Some hygienic products can be potentially hazardous to our health, research claims

Thursday, July 3, 2008

I know wanting to be flawlessly beautiful can be toxic sometimes, but who doesn’t want to be perfect?

Almost all forms of media are saturated by advertisements on products that promise us to have that unrealistically good looking body, blemish-free skin, beautifully flowing straight hair, and healthy/ fit bodies if we buy their products. Modeling seems to be a very good business too as TV, billboards, magazines, newspapers and even the Internet are always flooded with commercial advertisements. These ads make us realize how much we need to cope to measure up with their unrealistic standards.

Maybe it’s because of the culture: most of the people are very unforgiving and very critical about people especially social status and appearance. It shouldn’t be the case but that’s how it has always been and that’s another story. Most jobs today require one to have pleasing personality (note: pleasing personality equates to good looks). If one isn’t very presentable physically, chances are people would look down on him/her. That’s why cosmetics is an all-time good business like food. The targets once pawned are hooked and they are mostly women (why? that’s yet another story).

Liposuction, breast augmentation, facial treatments and other cosmetic procedures is a very lucrative business to mention. I don’t know if my mind will change in the future but as of now, I think it’s grossly vain to undergo so* Though, I must admit I am very tempted to imagine how it will be like if I have like this, or that, or if ever I had this altered, or that removed. Now, better than before I’ve learned to be content with just the way I am, however blemished, flawed or imperfect I may be. If I have some zits, others have cysts. Other people have cleft palate, goiter, or deformities. If I have allergies and blotches, others have tumors. See, these physical blemishes look awful but they often heal and they are neither dangerous nor fatal.

But, I also acknowledge that I too am concerned with my appearance. Not very much, but I am a little bit vain too! In fact, I have been a loyal customer to some beauty products in which I discovered recently could have potential health hazards because of some of their active ingredients. Actually most of them are categorically over-the-counter hygienic items like bath soap, shampoo, toothpaste, mouth wash, conditioner. And some not very needed items like facial wash, moisturizers, body scrub, make-up, lipstick, etc.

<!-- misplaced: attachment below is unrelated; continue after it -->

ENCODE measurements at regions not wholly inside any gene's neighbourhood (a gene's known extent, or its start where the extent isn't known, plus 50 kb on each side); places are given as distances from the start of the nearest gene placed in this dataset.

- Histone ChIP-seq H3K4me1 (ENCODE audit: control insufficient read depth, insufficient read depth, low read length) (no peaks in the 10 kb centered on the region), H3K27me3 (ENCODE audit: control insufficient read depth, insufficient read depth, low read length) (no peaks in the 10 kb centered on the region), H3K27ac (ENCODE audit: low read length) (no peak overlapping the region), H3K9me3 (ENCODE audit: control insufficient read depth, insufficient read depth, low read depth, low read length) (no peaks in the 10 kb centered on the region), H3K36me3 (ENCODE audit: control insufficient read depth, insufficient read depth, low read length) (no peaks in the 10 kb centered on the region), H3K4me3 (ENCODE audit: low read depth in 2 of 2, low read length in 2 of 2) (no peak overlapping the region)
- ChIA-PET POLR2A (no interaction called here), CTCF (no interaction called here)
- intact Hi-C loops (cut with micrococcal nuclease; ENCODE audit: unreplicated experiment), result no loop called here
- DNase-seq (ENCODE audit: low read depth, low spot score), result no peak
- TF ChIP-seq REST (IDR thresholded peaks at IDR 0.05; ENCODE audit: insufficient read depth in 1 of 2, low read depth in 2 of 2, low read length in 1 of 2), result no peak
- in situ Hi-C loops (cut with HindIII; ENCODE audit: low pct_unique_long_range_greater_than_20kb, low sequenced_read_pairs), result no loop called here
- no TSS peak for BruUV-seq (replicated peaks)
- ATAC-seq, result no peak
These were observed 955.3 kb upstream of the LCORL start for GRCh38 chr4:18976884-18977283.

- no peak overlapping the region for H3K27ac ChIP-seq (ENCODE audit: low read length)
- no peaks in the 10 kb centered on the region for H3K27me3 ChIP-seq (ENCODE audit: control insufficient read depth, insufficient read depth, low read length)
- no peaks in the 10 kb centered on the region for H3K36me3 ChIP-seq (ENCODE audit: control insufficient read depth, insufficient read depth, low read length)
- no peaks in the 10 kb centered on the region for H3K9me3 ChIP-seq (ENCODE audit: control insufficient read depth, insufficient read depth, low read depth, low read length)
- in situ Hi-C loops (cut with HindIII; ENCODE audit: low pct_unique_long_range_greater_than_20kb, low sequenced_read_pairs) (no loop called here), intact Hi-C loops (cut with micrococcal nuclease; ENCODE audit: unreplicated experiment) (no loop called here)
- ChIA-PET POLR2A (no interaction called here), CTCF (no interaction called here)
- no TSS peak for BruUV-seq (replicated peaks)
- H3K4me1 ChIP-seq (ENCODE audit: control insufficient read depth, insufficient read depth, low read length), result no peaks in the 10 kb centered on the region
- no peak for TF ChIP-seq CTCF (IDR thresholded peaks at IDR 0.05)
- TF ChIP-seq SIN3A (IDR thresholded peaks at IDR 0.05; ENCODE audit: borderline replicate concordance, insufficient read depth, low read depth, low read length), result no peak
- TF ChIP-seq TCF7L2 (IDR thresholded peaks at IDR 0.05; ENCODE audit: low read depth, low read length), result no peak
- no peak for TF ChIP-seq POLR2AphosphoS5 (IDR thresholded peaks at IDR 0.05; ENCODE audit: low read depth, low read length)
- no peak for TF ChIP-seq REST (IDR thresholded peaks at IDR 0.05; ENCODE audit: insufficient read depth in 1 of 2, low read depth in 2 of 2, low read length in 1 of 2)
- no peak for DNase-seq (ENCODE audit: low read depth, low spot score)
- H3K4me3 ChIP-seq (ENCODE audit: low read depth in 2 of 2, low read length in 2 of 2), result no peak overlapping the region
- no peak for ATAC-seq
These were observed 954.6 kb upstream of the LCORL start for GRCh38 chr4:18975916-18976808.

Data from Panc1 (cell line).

I was surprised that some of the trusted products that I use are labeled alarmingly high hazard (7-10) and some moderate (3-6) by the researchers at the environmental working group when I searched the skin deep cosmetic database. Some of the products that I used before that when I searched gave positive results meaning high and moderate hazard score were:

  • Nivea (lotions, moisturizers, deodorants, sunblock)
  • Unilever’s Pond’s (facial wash, scrub and cream)
  • St. Ives (body scrub and cleanser)
  • Unilever’s Suave (shampoo and conditioner)
  • Unilever’s Vaseline (shampoo, petroleum jelly)
  • Proctor and Gamble’s Safeguard (bath soap)
  • Proctor and Gamble’s Pantene (shampoo, conditioner)
  • Avon’s Skin-so-soft (lotion/moisturizer)
  • Avon’s lip gloss, lipstick, pressed powder, blush on
  • Johnson & Johnson’s Clean and Clear (cleanser, powder — I discontinued use after one try because I’m allergic to these)
  • Johnson & Johnson’s baby lotion, baby shampoo, baby bath (for my nephew and niece)
  • Johnson & Johnson’s milk lotion, milk bath, baby oil, baby cologne
  • Off! (insect repellant lotion)
  • Aquafresh/Colgate/Close-up/Sensodyne toothpaste
  • Body Shop (perfume)
  • Coppertone (sunblock)
  • Listerine (mouthwash)

Other famous products that I havent used before but marked high in similar study were:

  • Olay (moistorizer, cream, cleanser)
  • L’oreal/Clarins/Revlon hair color, hair spray, mousse,
  • Axe (body spray)

Well, it seems like the list is exhaustive so you can check the database yourself and see the products you use. I don’t know if the companies can sue me for writing their names here but I am only referring to the scientific reports I read from this site.This blog entry is just to support the campaign for safer consumer product use. I think I’ll still use the products myself, but at least with caution. Especially lipstick with large enough amounts of lead.

If you think the name of a specific product should be deleted from the list, then feel free to contact me using my email address.

***No offense meant to people who had it, with all due respect.


Note: A cross post in my other blog site.

2 comment(s):

JK said...

My Daughter tried Proactive and it made her face all red and swell, we took it back to the store and they said oh wel it is only a one in a million thing to happen... I told them I dont buy that...

pchi said...

oh... it could be that she was allergic to one or more of the components.

and it's sad because once the damage is done, it's hardly repaired..

like in my case, my baby-smooth face became delicate (lol)

thanks JK for the comment

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